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The Diels-Alder reaction is an organic chemical reaction (specifically, a cycloaddition) between a conjugated diene and a substituted alkene (commonly termed the dienophile) to form a substituted cyclohexene system. The reaction can proceed even if some of the atoms in the newly-formed ring are not carbon. Some of the Diels-Alder reactions are reversible; the decomposition reaction of the cyclic system is then called the Retro-Diels-Alder.
This reaction belongs to a larger class known as 2 + 4 cycloadditions, which are characterized by the formation of a ring by a process involving two pi electrons of one reactant and four pi electrons of the other. Such reactions tend to be especially rapid because the transition state (see activation energy) involves six pi electrons delocalized around a ring, much like benzene. It therefore has some aromatic character and is particularly stable. By comparison, 2 + 2 and 4 + 4 cycloadditions tend to be much slower, as the transition state is anti-aromatic. These reactions can be performed photochemically.
The diene component in the Diels-Alder reaction can be open-chain or cyclic and it can have many different kinds of substituents. There is only one limitation: it must be able to take up the cis-conformation. Butadiene normally prefers the s-trans conformation with the two double bonds as far away from each other as possible for steric reasons. The barrier to rotation about the central bond is small and rotation to the less favourable but reactive s-cis conformation is rapid. Cyclic dienes that are permanently in the s-cis conformation are exceptionally good at Diels-Alder reactions (cyclopentadiene is a classic example), but cyclic dienes that are permanently in the s-trans conformation and cannot adopt the s-cis conformation will not do the reaction at all.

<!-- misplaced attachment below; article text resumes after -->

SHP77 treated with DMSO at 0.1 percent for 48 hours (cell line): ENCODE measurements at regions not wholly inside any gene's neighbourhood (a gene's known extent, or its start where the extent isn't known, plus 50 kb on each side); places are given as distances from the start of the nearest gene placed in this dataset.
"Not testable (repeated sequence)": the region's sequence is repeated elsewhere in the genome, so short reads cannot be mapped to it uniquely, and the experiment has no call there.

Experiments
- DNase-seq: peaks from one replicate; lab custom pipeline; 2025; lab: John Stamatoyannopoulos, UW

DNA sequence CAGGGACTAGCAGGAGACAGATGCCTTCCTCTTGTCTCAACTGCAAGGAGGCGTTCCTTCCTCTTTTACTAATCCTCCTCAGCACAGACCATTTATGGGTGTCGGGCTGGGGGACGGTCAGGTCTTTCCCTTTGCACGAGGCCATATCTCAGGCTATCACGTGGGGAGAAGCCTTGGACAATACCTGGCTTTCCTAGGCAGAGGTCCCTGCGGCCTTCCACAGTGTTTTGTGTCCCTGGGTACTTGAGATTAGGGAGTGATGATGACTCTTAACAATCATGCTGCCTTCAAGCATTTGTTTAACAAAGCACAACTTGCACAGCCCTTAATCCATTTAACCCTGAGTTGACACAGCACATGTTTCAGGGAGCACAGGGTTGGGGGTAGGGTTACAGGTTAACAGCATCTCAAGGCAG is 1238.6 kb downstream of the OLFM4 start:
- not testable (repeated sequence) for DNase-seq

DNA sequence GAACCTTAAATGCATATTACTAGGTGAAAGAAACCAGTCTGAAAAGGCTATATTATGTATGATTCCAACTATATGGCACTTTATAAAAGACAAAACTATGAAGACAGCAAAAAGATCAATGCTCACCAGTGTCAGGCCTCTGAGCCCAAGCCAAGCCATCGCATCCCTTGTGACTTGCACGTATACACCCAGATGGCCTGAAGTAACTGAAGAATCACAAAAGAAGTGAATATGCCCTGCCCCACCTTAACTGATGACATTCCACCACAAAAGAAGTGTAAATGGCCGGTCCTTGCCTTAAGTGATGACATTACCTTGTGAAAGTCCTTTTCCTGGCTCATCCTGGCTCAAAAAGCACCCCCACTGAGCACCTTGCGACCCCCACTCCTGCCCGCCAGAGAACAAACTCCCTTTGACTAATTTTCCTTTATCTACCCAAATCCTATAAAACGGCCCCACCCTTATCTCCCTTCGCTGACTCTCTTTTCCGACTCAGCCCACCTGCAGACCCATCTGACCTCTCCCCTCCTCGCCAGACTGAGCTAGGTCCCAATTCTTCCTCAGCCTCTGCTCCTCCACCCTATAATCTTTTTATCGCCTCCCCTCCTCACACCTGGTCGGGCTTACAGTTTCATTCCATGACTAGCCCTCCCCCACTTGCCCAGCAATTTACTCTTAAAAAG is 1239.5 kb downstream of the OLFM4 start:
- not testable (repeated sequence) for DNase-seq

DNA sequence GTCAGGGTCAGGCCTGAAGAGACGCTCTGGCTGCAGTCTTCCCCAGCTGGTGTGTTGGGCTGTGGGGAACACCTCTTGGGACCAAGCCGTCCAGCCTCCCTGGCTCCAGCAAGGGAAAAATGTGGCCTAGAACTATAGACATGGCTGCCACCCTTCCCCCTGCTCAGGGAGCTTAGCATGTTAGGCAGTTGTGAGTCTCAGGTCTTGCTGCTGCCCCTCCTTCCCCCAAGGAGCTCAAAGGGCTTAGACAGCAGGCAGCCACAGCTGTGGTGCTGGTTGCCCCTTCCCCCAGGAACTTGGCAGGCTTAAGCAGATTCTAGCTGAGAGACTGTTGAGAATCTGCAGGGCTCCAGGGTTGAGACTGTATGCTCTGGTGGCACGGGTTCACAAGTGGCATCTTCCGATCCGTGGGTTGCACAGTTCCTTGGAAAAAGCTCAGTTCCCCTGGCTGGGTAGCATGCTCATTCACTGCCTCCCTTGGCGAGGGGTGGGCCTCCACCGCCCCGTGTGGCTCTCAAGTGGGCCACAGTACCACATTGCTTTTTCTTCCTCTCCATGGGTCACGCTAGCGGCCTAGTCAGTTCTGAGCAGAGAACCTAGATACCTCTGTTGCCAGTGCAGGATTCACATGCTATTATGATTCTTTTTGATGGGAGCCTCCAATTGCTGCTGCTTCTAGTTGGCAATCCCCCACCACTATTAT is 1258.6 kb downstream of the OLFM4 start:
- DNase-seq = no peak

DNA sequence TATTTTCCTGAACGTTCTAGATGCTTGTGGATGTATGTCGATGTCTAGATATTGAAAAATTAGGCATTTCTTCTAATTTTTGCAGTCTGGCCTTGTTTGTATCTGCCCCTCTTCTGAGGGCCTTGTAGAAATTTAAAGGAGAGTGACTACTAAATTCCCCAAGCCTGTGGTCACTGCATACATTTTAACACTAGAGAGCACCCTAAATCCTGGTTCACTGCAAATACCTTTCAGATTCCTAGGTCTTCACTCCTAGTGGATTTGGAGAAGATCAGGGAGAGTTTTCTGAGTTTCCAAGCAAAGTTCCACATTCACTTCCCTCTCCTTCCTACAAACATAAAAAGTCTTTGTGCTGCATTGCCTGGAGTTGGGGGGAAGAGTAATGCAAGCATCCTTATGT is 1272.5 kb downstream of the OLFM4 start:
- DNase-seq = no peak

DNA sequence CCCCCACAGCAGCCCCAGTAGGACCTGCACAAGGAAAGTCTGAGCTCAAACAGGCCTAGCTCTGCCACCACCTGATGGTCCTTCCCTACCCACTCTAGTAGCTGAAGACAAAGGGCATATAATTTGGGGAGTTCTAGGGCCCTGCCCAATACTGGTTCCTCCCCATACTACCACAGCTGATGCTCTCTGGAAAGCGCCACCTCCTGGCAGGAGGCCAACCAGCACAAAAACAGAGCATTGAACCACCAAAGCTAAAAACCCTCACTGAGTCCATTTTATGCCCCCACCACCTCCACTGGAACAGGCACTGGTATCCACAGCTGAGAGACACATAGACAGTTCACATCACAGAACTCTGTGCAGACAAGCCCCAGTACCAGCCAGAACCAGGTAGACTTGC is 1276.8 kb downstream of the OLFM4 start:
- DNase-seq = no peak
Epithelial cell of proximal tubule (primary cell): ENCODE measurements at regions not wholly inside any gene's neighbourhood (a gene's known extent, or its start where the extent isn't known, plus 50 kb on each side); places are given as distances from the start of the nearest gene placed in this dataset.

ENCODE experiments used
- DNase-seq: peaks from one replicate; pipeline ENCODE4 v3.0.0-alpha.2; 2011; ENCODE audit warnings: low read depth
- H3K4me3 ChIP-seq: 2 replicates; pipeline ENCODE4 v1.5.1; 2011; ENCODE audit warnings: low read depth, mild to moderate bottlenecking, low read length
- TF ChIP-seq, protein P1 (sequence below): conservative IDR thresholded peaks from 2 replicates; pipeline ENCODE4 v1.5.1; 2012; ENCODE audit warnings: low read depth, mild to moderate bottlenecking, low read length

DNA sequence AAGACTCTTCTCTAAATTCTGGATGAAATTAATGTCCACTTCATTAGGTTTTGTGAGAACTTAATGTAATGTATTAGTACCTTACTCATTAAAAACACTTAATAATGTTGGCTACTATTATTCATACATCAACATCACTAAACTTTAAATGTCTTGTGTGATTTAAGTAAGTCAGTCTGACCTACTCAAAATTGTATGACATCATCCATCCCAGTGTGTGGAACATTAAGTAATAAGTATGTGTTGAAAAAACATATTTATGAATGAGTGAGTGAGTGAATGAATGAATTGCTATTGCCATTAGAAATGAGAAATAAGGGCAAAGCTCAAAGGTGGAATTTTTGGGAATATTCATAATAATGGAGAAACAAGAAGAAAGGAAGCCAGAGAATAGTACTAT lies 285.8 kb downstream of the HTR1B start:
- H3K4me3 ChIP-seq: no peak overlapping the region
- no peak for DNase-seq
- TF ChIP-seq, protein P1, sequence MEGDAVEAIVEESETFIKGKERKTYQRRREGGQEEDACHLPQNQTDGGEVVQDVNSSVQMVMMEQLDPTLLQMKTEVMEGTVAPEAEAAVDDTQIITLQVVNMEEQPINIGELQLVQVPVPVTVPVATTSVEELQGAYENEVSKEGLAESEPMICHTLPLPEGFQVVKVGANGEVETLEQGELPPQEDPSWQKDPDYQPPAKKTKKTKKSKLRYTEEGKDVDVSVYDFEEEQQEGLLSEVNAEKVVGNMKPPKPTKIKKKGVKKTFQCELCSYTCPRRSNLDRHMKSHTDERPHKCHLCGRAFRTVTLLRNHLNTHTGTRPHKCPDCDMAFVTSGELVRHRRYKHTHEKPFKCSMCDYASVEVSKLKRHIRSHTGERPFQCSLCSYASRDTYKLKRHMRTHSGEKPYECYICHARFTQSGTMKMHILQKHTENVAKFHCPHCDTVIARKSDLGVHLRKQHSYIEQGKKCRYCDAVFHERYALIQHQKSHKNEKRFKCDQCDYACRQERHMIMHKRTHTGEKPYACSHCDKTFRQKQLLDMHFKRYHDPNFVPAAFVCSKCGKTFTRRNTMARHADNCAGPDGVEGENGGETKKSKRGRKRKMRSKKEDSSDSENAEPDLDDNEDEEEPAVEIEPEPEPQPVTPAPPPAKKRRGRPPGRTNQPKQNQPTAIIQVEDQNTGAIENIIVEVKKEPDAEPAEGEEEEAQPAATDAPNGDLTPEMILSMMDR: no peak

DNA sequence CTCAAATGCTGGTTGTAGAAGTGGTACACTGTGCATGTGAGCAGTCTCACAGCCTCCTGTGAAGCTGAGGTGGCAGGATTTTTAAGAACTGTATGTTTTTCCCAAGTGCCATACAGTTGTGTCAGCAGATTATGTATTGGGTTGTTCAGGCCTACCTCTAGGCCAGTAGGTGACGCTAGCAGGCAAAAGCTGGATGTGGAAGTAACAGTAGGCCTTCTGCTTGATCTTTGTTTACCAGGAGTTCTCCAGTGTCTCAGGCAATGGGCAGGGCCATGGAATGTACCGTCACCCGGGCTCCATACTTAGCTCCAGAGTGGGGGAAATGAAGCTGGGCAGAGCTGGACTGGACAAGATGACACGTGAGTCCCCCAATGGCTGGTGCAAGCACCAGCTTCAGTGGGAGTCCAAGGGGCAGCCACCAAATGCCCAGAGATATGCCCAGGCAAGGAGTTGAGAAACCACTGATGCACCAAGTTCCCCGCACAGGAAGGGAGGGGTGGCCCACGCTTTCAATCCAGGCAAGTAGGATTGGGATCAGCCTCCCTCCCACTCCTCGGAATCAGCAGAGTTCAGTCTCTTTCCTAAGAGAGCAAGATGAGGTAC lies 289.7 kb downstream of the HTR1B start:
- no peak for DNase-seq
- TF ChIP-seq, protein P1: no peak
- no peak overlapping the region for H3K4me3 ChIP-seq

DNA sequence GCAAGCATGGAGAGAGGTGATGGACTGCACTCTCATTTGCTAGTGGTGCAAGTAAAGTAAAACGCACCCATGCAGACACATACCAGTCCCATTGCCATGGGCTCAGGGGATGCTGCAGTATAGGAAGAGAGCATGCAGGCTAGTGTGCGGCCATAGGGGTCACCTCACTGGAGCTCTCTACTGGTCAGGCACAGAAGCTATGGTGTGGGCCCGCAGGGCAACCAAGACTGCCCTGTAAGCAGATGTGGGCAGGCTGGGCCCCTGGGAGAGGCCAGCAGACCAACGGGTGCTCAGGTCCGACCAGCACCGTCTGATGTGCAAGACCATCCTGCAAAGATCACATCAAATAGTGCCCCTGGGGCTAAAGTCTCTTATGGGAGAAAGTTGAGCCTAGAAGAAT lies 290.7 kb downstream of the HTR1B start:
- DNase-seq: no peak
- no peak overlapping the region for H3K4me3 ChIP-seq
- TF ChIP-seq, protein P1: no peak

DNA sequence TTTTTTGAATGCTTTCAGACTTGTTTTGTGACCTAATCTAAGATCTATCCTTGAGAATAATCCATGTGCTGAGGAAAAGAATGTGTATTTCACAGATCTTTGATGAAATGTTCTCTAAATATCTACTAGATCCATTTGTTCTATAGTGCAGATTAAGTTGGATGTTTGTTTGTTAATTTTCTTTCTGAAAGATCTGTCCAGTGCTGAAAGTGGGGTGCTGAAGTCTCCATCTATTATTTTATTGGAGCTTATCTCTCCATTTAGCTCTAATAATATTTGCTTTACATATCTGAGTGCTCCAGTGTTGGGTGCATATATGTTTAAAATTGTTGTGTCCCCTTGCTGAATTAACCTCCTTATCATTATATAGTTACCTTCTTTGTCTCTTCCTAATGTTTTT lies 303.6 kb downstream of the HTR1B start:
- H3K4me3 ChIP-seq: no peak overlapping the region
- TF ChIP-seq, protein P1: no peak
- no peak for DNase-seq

In a typical Diels-Alder reaction, the dienophile has an electron-withdrawing group conjugated to the alkene. Though common, this feature is not exclusive of Diels-Alder dienophiles. There must be some extra conjugation, at least a phenyl group or chlorine atom.
The Diels-Alder reaction is generally considered the "Mona Lisa" of reactions in organic chemistry since it requires very little energy to create the very useful six-membered ring .
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